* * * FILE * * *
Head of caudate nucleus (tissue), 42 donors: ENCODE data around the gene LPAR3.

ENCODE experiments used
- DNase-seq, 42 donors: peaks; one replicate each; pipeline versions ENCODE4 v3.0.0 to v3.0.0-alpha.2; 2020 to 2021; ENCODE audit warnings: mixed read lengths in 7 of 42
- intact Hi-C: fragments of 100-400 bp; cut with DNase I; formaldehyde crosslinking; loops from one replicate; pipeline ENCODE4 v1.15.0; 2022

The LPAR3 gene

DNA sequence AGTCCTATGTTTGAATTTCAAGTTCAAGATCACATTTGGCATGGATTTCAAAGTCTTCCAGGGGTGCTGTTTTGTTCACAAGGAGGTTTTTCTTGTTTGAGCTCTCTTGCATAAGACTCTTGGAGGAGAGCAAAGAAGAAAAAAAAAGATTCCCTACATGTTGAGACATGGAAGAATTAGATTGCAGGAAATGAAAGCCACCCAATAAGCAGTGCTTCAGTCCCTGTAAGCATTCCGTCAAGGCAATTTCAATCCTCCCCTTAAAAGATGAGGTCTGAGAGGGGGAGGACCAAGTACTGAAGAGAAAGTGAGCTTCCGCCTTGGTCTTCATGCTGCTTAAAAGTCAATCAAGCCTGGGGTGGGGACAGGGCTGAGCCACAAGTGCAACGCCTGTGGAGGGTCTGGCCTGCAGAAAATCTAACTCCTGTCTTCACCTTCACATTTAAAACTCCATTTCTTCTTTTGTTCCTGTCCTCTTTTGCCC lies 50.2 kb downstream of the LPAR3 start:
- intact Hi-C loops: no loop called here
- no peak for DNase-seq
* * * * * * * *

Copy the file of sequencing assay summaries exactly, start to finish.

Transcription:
Head of caudate nucleus (tissue), 42 donors: ENCODE data around the gene LPAR3.

ENCODE experiments used
- DNase-seq, 42 donors: peaks; one replicate each; pipeline versions ENCODE4 v3.0.0 to v3.0.0-alpha.2; 2020 to 2021; ENCODE audit warnings: mixed read lengths in 7 of 42
- intact Hi-C: fragments of 100-400 bp; cut with DNase I; formaldehyde crosslinking; loops from one replicate; pipeline ENCODE4 v1.15.0; 2022

The LPAR3 gene

DNA sequence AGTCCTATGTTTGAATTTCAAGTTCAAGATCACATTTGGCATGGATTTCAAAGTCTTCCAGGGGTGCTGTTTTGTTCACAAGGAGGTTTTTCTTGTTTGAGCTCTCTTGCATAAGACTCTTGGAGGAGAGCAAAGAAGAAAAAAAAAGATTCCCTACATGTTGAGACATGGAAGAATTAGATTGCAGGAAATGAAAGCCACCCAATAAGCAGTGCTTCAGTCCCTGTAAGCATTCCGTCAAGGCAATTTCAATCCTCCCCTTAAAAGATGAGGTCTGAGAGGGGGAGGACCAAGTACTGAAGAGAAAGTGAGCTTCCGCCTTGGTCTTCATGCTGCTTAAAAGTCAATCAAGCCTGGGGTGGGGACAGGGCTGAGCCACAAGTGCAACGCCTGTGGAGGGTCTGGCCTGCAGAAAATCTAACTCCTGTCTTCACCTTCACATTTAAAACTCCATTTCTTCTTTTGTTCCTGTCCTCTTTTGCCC lies 50.2 kb downstream of the LPAR3 start:
- intact Hi-C loops: no loop called here
- no peak for DNase-seq